Hungary '56 — Andy Anderson
Andy Anderson's pamphlet, written in 1964 and published by Solidarity is invaluable as a guide to the events of the Hungarian uprising of 1956.
The demands for economic and political self-management were common to many revolutions of the past, but were unique in that they occurred in the context of the ‘Communist’ USSR, and after Stalin’s regime had ended.
Re-published by AK Press 2002
ISBN: 0 934868 01 8
«We shall drag the blood-soaked Hungarian mud on to the carpets of your drawing rooms.
In vain do you take us into your homes — we still remain homeless. In vain do you dress us in new clothes — we remain in rags. From now on a hundred thousand question marks confront you.
If you wish to live in the illusion of a false peace, do not heed us. In our streets there are still cobble-stones from which to build barricades. From our woods we can still get stout sticks. We still have clear consciences with which to face the guns.
But if you will heed us, listen. And at long last understand. We not only want to bear witness to the sufferings of the Hungarian people in their fight for freedom. We want to draw the attention of all people to the simple truth that freedom can only be achieved through struggle.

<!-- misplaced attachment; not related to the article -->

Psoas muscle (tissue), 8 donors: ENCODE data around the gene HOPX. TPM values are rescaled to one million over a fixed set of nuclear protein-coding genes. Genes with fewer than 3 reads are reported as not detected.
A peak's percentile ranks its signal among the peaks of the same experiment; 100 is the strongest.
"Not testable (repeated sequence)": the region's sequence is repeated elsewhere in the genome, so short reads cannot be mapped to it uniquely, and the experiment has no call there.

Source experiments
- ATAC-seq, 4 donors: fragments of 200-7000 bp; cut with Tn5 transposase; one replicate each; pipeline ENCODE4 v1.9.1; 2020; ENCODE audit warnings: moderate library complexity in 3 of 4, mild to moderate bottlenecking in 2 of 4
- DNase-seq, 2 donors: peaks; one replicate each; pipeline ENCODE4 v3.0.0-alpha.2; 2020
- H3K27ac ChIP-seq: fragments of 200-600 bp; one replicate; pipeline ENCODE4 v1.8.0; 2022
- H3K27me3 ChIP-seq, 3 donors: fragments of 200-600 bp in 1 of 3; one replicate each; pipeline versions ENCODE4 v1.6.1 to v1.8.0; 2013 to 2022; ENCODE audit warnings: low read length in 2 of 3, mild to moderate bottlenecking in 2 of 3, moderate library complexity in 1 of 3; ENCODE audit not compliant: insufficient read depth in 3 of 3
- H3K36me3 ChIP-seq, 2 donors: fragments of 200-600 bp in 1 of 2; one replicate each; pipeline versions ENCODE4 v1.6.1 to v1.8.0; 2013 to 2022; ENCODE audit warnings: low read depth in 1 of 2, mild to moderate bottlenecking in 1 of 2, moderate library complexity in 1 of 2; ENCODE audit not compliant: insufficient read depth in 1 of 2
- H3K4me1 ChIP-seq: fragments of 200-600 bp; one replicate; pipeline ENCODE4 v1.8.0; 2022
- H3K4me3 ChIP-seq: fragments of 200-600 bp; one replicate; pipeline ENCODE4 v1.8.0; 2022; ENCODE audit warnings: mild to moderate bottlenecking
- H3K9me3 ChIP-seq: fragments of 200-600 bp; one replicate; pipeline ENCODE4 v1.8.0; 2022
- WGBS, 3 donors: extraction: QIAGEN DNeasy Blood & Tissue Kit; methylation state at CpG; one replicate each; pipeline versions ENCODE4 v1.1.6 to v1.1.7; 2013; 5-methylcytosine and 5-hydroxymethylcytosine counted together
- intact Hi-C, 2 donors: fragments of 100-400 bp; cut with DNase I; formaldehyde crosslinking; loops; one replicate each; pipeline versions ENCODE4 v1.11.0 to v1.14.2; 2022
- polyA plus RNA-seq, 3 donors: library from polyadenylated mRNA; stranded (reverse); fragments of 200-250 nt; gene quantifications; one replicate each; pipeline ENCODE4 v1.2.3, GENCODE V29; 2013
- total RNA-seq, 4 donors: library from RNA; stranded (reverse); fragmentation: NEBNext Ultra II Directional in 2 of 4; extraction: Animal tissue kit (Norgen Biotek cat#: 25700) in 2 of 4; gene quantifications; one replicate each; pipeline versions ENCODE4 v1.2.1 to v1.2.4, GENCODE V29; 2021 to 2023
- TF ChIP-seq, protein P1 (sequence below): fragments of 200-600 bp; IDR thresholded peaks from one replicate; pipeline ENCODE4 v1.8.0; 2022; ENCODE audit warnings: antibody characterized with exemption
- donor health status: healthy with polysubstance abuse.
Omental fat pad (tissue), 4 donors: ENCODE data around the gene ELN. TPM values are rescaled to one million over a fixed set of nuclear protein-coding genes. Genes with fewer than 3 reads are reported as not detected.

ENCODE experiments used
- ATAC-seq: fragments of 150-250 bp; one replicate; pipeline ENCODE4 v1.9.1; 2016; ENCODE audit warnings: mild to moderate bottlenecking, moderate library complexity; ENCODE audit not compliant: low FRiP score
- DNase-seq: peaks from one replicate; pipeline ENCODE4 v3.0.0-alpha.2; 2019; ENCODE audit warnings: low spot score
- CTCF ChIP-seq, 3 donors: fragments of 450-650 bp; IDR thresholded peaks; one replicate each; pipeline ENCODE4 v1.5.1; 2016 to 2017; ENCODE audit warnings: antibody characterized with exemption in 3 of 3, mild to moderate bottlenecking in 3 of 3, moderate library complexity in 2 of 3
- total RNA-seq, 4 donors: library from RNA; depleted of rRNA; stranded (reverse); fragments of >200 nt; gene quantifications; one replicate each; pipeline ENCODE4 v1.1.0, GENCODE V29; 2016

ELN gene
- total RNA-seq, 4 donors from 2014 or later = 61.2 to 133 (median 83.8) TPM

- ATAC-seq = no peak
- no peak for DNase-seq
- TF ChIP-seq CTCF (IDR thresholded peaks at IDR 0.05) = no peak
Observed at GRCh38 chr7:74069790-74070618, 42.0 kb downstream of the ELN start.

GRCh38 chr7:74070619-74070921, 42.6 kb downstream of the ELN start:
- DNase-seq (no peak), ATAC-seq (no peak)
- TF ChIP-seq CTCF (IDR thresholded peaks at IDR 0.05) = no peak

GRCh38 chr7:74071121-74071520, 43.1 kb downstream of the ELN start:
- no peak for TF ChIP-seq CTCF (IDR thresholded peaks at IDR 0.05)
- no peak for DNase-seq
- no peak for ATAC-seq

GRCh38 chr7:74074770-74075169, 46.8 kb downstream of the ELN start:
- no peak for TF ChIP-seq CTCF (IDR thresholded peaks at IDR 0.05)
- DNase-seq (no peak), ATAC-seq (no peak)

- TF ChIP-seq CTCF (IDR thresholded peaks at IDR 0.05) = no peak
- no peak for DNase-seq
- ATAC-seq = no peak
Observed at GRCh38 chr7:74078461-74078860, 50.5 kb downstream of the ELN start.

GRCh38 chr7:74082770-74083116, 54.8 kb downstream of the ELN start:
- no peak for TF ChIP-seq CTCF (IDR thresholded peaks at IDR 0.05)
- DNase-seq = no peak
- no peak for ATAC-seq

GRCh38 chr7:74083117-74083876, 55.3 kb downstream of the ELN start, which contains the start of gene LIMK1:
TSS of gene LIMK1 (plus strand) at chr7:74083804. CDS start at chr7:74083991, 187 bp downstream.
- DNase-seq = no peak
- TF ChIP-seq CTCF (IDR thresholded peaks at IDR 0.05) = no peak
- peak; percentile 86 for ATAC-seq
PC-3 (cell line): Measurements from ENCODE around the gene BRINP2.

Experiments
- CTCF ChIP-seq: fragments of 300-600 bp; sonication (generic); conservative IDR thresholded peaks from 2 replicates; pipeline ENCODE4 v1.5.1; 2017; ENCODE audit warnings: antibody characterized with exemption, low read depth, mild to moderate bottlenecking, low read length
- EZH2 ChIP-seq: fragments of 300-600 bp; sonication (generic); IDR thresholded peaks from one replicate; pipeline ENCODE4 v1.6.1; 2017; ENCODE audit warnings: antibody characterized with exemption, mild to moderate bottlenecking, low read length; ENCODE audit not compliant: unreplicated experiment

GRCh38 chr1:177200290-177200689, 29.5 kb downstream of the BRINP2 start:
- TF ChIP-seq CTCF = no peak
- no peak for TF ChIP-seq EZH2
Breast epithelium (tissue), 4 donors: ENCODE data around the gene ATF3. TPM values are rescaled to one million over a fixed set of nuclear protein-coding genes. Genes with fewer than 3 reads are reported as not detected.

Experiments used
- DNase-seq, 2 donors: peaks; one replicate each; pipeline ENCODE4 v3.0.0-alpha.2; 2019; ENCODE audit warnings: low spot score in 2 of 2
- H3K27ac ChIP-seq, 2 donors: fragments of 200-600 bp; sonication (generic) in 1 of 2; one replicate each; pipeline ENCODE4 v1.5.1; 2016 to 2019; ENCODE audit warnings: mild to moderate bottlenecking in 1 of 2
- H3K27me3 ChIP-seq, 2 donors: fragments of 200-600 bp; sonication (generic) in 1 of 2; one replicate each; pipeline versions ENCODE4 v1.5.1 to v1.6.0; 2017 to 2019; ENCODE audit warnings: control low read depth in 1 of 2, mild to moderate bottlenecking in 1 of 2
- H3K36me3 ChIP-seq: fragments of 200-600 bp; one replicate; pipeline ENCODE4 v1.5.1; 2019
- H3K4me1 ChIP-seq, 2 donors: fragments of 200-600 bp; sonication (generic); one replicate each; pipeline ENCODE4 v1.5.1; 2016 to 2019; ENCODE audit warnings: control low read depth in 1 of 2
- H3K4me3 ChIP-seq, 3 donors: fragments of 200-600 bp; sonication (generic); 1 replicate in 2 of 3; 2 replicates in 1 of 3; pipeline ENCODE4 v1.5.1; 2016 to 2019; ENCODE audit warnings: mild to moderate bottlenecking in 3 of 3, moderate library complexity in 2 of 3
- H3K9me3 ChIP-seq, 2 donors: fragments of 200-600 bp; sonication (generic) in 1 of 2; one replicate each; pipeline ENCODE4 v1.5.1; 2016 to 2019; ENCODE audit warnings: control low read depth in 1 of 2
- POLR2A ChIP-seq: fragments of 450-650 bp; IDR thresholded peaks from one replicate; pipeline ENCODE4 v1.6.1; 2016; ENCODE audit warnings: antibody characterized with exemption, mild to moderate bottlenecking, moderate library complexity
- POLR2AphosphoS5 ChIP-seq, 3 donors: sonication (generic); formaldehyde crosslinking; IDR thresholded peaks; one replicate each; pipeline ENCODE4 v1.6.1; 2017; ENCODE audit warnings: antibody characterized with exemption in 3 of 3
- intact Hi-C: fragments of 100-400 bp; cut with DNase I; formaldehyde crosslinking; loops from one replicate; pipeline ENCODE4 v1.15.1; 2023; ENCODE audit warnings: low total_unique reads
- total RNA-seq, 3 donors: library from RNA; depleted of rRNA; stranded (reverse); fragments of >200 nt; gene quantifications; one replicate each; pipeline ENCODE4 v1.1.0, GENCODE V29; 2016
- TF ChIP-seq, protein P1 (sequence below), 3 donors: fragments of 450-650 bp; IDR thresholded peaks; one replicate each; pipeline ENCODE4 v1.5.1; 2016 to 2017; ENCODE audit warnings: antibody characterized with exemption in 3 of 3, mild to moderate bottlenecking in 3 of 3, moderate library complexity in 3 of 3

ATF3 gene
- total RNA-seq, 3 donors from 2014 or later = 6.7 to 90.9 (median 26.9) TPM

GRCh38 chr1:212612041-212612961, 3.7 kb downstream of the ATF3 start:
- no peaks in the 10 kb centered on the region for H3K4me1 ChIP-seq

Peace is not simply an absence of war. No people have longed more passionately for peace than we. But it must not be the peace of quiescence. This involves complicity in oppression. We promise the world that we shall remain the apostles of freedom.
All workers, socialists, even communists, must at last understand that a bureaucratic state has nothing to do with socialism.»
Nemsetor, 15 January, 1957.